Declaration of Independence – Part I

I’m off tonight to the Raleigh New Student Reception, and to the Wilmington, NC reception on Saturday. Hope I see some Daily Deacers there!

One of the things we like to do at the Daily Deac is share articles about topics that might be of interest to parents and families. Two things came out last week while I was on vacation that may be of particularly salient to those Deac families with younger kids not yet in college. We’ll talk about one article today and one at the end of the week.

The first is from NPR, and it is The Overparenting Crisis At School and At Home. It features an interview with Julie Lythcott-Haims, former Dean of Freshmen at Stanford who wrote a very popular book a year or two ago called How to Raise an Adult, and Jessica Lahey, who wrote The Gift of Failure.  Lythcott-Haims suggests:

“Three things parents can do right away:

Stop saying “we” when you mean your kid. “We” aren’t on the travel soccer team, “we” aren’t doing the science project, and “we” aren’t applying to college. These are their efforts and achievements. We need to go get our own hobbies to brag about.

Stop arguing with all of the adults in our kids’ lives. As Jess well knows, teachers are under siege from overinvolved parents insistent upon engineering the perfect outcomes for their kids. Principals, coaches and referees see the same thing. If there’s an issue that needs to be raised with these folks, we do best for our kids in the long run if we’ve taught them how to raise concerns on their own.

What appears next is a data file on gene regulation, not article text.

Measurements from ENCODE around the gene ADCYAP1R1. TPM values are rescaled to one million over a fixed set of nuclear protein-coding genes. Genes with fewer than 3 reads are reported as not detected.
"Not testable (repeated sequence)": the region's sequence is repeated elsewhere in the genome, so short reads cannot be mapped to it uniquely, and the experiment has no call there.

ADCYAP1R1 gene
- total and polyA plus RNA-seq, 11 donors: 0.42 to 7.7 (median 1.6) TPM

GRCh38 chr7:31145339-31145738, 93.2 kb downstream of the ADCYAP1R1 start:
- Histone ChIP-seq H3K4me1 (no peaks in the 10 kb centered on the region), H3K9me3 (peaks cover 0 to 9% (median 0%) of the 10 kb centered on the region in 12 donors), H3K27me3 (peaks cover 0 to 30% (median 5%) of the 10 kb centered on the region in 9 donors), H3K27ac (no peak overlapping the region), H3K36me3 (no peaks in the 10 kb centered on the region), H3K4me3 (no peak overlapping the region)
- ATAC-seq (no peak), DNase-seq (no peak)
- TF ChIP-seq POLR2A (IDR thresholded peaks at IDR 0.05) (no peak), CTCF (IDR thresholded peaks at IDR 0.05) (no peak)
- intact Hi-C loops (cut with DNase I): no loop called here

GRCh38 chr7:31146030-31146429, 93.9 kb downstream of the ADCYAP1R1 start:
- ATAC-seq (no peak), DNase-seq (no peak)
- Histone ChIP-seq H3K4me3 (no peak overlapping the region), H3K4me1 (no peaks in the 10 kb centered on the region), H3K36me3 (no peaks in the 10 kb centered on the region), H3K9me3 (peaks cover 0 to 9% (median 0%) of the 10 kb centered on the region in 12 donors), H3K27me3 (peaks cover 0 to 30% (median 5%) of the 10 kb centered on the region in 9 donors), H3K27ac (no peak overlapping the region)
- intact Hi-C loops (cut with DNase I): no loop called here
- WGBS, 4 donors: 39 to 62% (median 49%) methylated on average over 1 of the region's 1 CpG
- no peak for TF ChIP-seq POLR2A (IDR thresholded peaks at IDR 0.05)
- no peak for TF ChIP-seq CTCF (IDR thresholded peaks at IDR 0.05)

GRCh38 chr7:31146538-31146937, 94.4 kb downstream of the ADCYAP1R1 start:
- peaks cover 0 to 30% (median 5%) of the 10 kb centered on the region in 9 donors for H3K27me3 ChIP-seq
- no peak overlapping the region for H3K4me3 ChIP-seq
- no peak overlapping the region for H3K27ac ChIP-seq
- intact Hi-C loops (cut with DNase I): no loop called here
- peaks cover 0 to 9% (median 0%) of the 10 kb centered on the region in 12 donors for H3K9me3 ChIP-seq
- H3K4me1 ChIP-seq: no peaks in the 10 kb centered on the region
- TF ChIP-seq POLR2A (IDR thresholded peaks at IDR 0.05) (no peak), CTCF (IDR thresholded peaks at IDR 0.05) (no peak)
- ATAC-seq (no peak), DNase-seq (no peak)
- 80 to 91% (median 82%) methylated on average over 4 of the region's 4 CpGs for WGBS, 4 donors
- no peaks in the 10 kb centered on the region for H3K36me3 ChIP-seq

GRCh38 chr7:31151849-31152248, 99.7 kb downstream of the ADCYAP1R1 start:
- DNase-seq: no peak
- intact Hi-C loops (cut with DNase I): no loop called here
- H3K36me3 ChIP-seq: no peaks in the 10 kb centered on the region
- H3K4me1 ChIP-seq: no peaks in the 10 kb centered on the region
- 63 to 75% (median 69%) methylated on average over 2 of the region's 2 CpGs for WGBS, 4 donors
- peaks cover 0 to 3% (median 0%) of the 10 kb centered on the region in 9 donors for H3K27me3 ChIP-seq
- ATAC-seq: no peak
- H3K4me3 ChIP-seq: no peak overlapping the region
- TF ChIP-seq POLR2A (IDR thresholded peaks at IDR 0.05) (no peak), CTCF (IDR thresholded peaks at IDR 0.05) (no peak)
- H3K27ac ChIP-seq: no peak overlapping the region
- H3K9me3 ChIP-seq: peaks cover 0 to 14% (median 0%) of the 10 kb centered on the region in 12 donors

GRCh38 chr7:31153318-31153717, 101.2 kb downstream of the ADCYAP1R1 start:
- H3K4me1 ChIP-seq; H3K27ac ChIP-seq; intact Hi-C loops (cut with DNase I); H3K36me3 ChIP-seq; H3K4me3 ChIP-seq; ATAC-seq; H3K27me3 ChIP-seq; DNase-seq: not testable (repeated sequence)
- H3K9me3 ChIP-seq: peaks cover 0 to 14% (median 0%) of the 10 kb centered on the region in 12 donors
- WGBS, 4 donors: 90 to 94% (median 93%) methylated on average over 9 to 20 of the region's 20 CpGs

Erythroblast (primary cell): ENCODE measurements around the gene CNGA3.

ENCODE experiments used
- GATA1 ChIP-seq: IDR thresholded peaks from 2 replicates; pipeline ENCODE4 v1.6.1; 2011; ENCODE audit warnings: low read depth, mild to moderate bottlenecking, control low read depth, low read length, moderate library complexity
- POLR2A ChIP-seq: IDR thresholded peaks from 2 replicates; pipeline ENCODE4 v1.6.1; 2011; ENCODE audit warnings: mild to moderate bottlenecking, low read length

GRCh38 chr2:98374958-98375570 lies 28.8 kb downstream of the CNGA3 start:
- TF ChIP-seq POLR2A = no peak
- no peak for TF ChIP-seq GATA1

Stop doing their homework. Teachers end up not knowing what their students actually know, it’s highly unethical, and worst of all, it teaches kids, “Hey kid, you’re not actually capable of doing any of this on your own.”

I cannot stress enough how important that first point is – not using “we.” This has been a somewhat troubling nationwide trend in recent years, college parents who speak of their students’ college activities in the plural: “we are having trouble registering for classes,” “we are trying to see if we can move into the residence hall early” or “we are trying to figure out which abroad program to attend” – as if the parent or family member was an equal actor in these processes.  Those are all experiences that should be your student’s, and your student’s alone.

As subtle as it may seem, if you use “we” language for what should be your student’s individual action, it potentially suggests that the activities of college should be a joint effort, when it is really a time for your students to be taking ownership, developing their own independence and the ability to solve their own problems, and to make decisions – and yes, mistakes – and learn from them.  Parents/family members are older, wiser, and have already developed excellent problem-solving skills. When a family “we”s the college experience, it is like keeping training wheels on a bike – makes it that much easier for students to look to you for answers or help instead of learning the answers themselves.

So my best advice is to ban the college “we” from your vocabulary – unless of course it is to tell your Deac “we love you.” Which you should do as often as possible, because your kids love and miss you 🙂


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